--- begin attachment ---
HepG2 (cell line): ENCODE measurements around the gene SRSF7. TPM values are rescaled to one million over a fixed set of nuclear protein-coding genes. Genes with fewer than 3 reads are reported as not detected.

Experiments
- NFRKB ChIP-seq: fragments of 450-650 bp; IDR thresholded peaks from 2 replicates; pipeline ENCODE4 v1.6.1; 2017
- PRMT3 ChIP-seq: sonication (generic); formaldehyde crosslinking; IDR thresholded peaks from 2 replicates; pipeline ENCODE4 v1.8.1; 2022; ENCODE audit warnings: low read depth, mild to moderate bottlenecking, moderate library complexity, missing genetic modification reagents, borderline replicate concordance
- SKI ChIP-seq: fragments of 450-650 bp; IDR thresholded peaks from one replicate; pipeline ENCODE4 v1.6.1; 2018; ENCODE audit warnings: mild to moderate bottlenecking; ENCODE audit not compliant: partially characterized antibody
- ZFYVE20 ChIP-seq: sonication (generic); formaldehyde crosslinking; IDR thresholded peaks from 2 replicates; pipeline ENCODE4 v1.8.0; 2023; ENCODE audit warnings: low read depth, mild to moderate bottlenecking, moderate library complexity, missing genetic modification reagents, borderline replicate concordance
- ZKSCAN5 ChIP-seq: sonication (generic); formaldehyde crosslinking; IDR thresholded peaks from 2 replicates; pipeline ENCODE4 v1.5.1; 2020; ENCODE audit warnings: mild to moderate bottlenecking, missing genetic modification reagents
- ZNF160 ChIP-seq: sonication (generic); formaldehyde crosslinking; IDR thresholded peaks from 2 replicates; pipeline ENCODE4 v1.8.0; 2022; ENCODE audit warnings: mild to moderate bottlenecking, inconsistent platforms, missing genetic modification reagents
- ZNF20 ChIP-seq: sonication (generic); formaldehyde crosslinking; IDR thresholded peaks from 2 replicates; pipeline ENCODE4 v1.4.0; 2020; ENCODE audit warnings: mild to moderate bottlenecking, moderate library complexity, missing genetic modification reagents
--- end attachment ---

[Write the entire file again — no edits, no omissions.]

HepG2 (cell line): ENCODE measurements around the gene SRSF7. TPM values are rescaled to one million over a fixed set of nuclear protein-coding genes. Genes with fewer than 3 reads are reported as not detected.

Experiments
- NFRKB ChIP-seq: fragments of 450-650 bp; IDR thresholded peaks from 2 replicates; pipeline ENCODE4 v1.6.1; 2017
- PRMT3 ChIP-seq: sonication (generic); formaldehyde crosslinking; IDR thresholded peaks from 2 replicates; pipeline ENCODE4 v1.8.1; 2022; ENCODE audit warnings: low read depth, mild to moderate bottlenecking, moderate library complexity, missing genetic modification reagents, borderline replicate concordance
- SKI ChIP-seq: fragments of 450-650 bp; IDR thresholded peaks from one replicate; pipeline ENCODE4 v1.6.1; 2018; ENCODE audit warnings: mild to moderate bottlenecking; ENCODE audit not compliant: partially characterized antibody
- ZFYVE20 ChIP-seq: sonication (generic); formaldehyde crosslinking; IDR thresholded peaks from 2 replicates; pipeline ENCODE4 v1.8.0; 2023; ENCODE audit warnings: low read depth, mild to moderate bottlenecking, moderate library complexity, missing genetic modification reagents, borderline replicate concordance
- ZKSCAN5 ChIP-seq: sonication (generic); formaldehyde crosslinking; IDR thresholded peaks from 2 replicates; pipeline ENCODE4 v1.5.1; 2020; ENCODE audit warnings: mild to moderate bottlenecking, missing genetic modification reagents
- ZNF160 ChIP-seq: sonication (generic); formaldehyde crosslinking; IDR thresholded peaks from 2 replicates; pipeline ENCODE4 v1.8.0; 2022; ENCODE audit warnings: mild to moderate bottlenecking, inconsistent platforms, missing genetic modification reagents
- ZNF20 ChIP-seq: sonication (generic); formaldehyde crosslinking; IDR thresholded peaks from 2 replicates; pipeline ENCODE4 v1.4.0; 2020; ENCODE audit warnings: mild to moderate bottlenecking, moderate library complexity, missing genetic modification reagents